every script in the document or frame. That is why globals are bad: you
cannot properly control when they'll be modified, not only by your
scripts, but possibly by third-party scripts that use the same identifiers.
In PHP variables are copied by value. Are they copied by reference in
Javascript?


It depends on the type. Objects and functions are passed by reference, but
string, number, and boolean values[1] are passed by value.

Hope that helps,
Mike
[1] Also known as primatives. Note that there is a distinction between a
primitive value, and its corresponding object. When you use literals like
true, 'a string' or 421, you are specifying a value. When you need to use
a method like split(), that value is used to create a temporary object (if
you've used other OO languages, you'll be familiar with this process).

--
Michael Winter
Replace ".invalid" with ".uk" to reply by e-mail.
Jul 23 '05 #2

P: n/a
lk******@geocities.com (lawrence) writes:
I'm learning Javascript. I downloaded a script for study.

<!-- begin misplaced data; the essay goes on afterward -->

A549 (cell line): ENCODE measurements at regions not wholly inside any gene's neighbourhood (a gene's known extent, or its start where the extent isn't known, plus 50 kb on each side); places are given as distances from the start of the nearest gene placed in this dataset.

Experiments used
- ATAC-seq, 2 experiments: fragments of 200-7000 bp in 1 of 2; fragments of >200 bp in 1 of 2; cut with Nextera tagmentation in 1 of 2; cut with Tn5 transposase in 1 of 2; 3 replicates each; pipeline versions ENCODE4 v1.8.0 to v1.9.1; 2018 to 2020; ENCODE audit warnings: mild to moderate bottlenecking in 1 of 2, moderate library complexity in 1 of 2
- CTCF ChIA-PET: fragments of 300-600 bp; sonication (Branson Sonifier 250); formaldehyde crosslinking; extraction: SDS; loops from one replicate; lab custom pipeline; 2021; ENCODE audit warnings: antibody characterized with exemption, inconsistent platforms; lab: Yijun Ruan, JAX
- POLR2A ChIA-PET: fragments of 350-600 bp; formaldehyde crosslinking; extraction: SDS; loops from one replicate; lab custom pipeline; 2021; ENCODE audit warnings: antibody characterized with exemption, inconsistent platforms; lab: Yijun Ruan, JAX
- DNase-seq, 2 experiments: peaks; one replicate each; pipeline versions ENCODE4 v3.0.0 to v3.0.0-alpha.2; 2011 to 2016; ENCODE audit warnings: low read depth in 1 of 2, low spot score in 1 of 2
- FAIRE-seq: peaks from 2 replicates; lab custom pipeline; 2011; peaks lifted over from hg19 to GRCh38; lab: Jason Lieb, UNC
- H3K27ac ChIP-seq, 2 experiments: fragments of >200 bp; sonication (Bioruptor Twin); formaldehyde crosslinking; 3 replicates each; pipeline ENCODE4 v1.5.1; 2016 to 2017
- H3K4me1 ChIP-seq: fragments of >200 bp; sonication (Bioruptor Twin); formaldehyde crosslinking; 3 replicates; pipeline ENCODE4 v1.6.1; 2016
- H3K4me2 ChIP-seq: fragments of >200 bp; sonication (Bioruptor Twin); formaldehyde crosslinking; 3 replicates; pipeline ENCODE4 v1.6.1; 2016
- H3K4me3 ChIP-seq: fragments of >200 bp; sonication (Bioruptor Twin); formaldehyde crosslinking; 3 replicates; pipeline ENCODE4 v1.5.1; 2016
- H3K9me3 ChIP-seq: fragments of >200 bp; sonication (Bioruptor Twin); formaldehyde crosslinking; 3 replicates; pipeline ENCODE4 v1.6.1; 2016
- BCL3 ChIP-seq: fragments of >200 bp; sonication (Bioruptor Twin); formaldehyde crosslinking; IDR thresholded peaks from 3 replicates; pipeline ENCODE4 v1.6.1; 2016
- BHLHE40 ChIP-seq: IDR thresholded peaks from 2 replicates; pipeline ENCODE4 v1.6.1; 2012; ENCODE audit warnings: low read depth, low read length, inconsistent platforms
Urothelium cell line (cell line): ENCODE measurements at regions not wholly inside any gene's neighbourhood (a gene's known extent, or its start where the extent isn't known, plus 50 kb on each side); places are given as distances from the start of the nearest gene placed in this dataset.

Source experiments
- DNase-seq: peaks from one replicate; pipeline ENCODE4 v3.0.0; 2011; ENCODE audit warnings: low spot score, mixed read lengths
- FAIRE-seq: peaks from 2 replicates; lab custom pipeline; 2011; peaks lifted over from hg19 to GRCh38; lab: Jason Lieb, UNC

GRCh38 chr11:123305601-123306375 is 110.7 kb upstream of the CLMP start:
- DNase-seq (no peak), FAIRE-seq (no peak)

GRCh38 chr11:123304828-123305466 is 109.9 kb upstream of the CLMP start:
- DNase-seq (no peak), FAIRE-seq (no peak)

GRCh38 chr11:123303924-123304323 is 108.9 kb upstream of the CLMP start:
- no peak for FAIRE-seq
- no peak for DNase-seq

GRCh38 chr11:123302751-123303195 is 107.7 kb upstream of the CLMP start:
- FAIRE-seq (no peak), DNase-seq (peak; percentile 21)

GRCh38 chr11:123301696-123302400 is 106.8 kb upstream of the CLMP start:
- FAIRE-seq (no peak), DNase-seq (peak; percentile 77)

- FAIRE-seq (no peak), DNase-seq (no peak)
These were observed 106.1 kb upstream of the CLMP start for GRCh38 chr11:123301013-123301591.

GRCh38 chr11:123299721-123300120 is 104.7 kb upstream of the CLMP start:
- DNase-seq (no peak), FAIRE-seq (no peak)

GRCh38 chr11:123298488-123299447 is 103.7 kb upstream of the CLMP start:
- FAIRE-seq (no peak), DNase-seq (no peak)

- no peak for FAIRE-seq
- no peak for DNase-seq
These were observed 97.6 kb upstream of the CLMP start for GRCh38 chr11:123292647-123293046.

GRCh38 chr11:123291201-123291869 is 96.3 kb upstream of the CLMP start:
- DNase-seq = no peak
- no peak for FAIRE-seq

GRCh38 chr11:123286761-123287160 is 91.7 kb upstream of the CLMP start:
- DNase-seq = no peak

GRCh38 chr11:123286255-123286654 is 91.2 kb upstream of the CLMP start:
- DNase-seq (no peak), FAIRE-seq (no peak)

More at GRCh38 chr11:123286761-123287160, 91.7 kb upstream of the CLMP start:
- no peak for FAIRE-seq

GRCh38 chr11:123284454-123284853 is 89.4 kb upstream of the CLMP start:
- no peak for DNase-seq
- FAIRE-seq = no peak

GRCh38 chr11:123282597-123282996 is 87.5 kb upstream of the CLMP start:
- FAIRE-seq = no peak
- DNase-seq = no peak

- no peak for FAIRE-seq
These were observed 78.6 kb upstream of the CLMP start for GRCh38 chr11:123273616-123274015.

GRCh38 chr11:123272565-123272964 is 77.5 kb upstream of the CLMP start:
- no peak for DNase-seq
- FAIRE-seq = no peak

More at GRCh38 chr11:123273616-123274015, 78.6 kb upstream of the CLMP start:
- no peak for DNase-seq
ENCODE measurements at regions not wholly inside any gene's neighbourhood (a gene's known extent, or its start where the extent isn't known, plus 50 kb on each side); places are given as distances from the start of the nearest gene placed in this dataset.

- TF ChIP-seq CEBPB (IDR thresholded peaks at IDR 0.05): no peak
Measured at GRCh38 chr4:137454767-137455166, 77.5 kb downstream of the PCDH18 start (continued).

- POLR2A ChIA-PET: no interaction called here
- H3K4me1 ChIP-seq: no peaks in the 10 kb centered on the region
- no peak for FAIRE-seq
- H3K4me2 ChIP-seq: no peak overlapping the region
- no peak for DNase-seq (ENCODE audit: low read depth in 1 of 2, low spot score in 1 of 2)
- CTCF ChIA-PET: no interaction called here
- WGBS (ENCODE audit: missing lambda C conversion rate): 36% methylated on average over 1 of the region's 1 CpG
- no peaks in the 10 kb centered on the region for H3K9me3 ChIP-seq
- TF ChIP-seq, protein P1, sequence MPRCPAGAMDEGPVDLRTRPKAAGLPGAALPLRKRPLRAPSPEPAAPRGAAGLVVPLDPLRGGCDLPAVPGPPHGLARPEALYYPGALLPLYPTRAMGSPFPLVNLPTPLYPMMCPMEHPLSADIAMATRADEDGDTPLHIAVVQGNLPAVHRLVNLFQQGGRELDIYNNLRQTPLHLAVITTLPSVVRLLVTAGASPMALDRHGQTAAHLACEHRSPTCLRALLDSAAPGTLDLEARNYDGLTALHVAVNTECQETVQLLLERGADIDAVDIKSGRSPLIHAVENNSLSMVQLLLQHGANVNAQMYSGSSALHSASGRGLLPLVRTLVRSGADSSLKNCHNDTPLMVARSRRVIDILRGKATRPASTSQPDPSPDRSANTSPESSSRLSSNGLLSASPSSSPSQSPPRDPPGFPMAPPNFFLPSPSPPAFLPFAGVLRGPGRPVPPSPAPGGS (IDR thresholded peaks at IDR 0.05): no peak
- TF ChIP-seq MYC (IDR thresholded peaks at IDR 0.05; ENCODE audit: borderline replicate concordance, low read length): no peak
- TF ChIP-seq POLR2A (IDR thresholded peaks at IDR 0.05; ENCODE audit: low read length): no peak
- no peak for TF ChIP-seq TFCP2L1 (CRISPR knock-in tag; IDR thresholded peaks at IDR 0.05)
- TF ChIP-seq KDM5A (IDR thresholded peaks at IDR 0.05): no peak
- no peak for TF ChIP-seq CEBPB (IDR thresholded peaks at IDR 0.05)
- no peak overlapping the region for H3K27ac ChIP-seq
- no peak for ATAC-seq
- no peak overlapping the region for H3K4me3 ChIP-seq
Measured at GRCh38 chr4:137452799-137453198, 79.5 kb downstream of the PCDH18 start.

Bad idea :)
It's not a very good script, and not something you should learn
too much from, perhaps apart from what not to do. So, let's help
you with that :)
Please tell me how the variable "loop" can have scope in the first
function when it is altered in the second function? It is not
defined in global space, therefore it is not a global variable, yes?
Actually, in Javascript, a variable that isn't defined previously, and
is assigned to, will be created as a global variable (you still can't
read an undefined variable, only write to it).

However, in this case, "loop" is a *local* variable in the first
function, so the "loop" in the second function definitly isn't
the same variable.
Even if it was global, how would it get from one function to
another?
If it was global, they would both be referring to the same variable.
In PHP variables are copied by value. Are they copied by
reference in Javascript?
No. Arguments are passed by value.
So, comments on the script:
<SCRIPT LANGUAGE="JavaScript">
should be:
<script type="text/javascript">
to be correct HTML 4.
<!-- Original: Eddie Traversa (ps****@primus.com.au) -->
I don't recommend using HTML comments inside a script tag. Browsers
accept it, buy it isn't Javascript. A Javascript comment is
/* this is a comment *.
or
// comment to end of line
<!-- Begin
This line is supposed to hide the script from browsers that don't
understand the "script" tag. Browser have understood the script
tag since Netscape 2. It isn't necessary any more.
function verScroll(dir, spd, loop) {
loop = true;
So, this function takes three arguments, but the value of the third is
immediately set to "true". Didn't he know how to declare a local variable